Do not use it as a way to justify.

 

The apology is not the way to sneak in one more attack on “I was right and you were wrong.”  You may need to explain your point of view but it is not the time to attack their thinking or actions.

 

Saying things like, “I did not see or consider your viewpoint.  I may not see it the same way that you do but that is no reason for what I said to come across as dismissing your viewpoint – I am sorry.” Goes a lot further than, “I don’t see how you can see it that way but I’m sorry I snapped at you.”

 

Take responsibility.

 

“I really thought that I understood the parameters of the project and your expectations, I should have clarified, I am sorry I screwed up, I should have come to you” let’s your boss know that you are taking ownership and that you were not being dismissive.

 

Do not blame your screw up on someone else, they did not make you screw up or be a butthead.  You did that all on your own.  You may have misunderstood something, and that is what you need to let them know – you misunderstood and therefore you screwed up.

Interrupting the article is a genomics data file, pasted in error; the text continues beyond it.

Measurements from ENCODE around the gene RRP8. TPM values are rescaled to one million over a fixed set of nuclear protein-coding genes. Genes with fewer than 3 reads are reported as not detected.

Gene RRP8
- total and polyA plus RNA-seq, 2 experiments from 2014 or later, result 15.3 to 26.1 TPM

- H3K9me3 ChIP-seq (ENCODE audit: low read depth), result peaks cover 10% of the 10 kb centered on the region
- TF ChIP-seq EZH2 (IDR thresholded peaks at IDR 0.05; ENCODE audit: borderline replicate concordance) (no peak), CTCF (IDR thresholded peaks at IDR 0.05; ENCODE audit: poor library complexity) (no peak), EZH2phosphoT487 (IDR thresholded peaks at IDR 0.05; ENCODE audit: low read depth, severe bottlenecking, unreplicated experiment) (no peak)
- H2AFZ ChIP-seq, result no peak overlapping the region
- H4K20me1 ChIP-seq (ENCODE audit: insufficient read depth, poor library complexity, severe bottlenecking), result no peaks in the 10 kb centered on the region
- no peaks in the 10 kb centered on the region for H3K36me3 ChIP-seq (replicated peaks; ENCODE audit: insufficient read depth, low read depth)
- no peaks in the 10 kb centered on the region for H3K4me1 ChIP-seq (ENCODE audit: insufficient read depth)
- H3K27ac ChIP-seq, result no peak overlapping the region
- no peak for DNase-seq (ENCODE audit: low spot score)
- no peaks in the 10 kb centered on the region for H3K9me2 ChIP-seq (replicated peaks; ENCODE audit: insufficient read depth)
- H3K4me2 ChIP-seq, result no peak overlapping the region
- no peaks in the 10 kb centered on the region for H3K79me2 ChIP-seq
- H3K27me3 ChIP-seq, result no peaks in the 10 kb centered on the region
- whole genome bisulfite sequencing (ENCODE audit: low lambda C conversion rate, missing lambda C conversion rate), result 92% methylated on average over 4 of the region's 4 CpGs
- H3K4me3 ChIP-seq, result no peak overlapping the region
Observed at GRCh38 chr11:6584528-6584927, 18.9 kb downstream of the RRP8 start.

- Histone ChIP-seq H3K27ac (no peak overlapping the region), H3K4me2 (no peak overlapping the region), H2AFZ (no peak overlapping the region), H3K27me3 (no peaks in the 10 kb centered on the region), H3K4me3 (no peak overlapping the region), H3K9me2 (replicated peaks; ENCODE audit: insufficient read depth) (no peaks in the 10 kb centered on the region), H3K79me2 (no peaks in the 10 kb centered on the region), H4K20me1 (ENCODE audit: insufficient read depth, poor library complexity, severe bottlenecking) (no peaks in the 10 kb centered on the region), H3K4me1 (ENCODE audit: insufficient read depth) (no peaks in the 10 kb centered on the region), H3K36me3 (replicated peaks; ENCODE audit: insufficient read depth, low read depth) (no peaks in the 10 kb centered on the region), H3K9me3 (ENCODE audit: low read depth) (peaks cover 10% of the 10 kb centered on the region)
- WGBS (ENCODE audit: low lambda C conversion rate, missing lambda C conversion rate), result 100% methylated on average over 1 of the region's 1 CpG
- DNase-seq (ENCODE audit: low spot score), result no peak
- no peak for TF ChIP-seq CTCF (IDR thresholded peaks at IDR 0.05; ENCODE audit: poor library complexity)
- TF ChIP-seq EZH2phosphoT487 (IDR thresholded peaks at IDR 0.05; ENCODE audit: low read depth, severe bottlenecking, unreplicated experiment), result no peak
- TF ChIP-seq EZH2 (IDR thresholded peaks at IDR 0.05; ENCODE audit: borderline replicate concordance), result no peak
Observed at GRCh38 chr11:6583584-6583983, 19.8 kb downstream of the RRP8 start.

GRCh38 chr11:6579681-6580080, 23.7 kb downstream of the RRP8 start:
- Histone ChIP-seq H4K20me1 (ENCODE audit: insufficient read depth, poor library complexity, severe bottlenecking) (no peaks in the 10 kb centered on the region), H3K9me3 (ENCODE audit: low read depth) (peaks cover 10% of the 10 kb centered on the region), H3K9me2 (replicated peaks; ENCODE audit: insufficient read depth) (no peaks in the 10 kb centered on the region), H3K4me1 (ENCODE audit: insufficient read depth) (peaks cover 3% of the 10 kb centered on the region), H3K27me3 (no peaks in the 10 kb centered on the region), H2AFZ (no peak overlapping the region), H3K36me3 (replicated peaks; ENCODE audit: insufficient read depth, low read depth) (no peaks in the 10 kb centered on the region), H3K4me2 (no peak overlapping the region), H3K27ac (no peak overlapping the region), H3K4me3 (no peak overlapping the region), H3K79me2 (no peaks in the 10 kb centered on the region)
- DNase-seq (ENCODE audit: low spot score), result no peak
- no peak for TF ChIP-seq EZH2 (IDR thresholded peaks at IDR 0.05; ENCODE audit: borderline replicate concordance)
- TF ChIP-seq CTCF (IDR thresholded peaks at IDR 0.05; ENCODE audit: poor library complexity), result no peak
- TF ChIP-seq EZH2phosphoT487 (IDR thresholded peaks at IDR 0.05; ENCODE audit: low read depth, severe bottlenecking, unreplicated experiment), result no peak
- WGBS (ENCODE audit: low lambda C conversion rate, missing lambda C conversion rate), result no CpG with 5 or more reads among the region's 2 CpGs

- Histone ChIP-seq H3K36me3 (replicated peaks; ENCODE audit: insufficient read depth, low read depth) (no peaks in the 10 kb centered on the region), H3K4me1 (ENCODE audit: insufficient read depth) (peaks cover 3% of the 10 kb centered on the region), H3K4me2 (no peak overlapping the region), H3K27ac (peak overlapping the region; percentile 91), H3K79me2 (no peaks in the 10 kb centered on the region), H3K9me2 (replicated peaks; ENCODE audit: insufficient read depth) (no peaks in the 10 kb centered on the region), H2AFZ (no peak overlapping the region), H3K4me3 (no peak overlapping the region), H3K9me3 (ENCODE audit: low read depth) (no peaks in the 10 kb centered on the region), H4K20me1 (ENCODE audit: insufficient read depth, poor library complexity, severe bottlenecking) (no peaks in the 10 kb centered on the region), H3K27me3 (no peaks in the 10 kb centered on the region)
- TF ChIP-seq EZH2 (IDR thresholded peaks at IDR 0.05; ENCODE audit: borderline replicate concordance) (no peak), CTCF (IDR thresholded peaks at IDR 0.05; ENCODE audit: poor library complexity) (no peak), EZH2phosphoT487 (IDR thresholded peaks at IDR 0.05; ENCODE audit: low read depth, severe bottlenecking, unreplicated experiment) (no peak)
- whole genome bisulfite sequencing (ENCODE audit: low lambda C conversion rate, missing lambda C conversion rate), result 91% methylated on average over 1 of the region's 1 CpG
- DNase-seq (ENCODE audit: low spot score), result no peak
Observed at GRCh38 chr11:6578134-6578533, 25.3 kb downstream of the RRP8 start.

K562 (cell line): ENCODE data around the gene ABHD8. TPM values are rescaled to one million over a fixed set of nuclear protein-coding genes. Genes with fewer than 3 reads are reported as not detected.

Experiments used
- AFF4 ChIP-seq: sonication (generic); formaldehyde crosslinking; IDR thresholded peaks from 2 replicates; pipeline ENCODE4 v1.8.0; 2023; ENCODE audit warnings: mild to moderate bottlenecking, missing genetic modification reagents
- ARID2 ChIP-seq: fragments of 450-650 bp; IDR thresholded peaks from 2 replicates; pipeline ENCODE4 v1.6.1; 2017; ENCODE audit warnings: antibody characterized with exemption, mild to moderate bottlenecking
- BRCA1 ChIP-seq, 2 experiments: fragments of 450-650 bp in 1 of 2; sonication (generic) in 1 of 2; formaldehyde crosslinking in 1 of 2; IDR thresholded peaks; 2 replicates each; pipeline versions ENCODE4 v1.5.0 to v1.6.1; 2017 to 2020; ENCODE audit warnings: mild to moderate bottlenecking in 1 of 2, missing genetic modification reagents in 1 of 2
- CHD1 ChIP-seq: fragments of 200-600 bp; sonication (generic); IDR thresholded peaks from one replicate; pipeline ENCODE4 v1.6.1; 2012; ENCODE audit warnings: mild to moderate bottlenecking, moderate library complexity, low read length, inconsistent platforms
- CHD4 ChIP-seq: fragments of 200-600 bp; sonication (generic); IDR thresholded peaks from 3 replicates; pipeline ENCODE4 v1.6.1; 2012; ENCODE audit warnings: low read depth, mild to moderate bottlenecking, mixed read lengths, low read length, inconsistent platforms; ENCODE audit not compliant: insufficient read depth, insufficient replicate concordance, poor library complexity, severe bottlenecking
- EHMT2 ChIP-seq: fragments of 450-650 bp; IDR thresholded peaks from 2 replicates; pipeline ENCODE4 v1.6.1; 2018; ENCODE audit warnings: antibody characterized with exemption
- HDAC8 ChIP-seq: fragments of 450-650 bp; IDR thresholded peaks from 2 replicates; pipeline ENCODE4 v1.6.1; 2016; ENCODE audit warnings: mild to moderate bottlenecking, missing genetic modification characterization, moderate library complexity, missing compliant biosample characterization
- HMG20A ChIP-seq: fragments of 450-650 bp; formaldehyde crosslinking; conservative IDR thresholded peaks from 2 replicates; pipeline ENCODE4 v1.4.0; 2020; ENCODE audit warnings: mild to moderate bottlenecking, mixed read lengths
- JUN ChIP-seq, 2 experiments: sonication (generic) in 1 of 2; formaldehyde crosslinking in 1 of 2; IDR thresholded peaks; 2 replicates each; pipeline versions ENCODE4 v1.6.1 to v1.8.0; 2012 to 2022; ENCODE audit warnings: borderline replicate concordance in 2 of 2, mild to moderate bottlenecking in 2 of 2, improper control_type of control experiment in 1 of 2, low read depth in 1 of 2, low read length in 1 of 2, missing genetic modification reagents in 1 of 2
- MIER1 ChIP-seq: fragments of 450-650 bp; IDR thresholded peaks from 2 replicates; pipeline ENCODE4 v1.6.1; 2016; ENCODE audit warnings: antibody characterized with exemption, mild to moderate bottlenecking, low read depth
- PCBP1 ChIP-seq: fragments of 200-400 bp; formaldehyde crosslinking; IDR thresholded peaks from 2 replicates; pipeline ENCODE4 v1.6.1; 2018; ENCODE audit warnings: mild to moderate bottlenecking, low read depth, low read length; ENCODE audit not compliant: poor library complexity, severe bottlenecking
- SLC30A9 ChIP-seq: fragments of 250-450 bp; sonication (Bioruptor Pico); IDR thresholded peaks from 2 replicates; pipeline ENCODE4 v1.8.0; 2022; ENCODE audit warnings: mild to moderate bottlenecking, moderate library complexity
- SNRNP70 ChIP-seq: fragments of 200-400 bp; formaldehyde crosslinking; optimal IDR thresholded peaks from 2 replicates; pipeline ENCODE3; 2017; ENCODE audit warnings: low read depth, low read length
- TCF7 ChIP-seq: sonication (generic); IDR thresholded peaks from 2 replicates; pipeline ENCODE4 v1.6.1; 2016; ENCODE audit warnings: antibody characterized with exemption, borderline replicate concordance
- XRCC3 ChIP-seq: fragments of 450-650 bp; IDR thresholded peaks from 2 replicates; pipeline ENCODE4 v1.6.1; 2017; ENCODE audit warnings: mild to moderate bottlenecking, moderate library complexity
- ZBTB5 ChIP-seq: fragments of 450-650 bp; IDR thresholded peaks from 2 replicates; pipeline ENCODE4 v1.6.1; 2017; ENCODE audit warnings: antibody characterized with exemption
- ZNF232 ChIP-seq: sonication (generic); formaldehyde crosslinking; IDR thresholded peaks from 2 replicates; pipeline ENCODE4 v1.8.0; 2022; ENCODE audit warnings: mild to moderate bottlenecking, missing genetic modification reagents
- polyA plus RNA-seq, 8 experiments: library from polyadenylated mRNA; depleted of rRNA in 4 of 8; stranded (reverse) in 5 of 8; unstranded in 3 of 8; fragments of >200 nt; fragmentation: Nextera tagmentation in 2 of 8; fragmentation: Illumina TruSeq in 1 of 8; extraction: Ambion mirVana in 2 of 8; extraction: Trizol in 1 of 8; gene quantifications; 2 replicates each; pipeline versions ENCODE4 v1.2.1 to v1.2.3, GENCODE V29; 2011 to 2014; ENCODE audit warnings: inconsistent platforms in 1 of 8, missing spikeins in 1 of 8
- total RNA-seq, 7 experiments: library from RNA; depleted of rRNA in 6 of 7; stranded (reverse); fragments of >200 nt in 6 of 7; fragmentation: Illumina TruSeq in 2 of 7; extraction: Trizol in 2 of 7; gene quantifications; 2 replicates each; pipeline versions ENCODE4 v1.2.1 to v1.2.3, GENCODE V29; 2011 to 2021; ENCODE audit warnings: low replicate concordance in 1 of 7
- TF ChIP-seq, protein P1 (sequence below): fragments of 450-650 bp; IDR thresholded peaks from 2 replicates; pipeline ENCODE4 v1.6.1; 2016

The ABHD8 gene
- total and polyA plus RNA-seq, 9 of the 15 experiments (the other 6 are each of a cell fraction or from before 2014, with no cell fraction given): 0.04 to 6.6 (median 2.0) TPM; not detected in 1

The apology is about you meaning you are sorry and making amends to them – not the other way around.  Do not use the apology to try to make them feel guilty into apologizing to you.  The only way this apology is about you is in your admitting your error and correcting it.

 

If action needs to be taken – do it.

 

If you screwed up due to lack of knowledge or skills now is the time to recognize it and ask for help in getting the required skill set to make sure it does not happen again.

 

Sometimes it is a matter or learning a process or procedure better; sometimes it is utilizing the resources that are right there in front of you: your teammates.

 

Maybe you continually put something off to the last minute and it is a critical piece for your teammate in order to complete their job.  You need to take steps to make sure that you stop giving it to them at the last minute or the apology was empty.

 

Use language and delivery that they will understand and appreciate.

 

My most scary work apology was when I potentially created major damage with a new and lucrative client and could have cost the office a lot of money.  I was in my role for just a few months when I did my major screw up.

 

As soon as I realized it the first thing I did was panic.  My boss was going to kill me, I was out of my league here and I was going to be fire, life on earth would end as I knew it and the cosmos were going to come crashing down on me.  I told you, I panicked.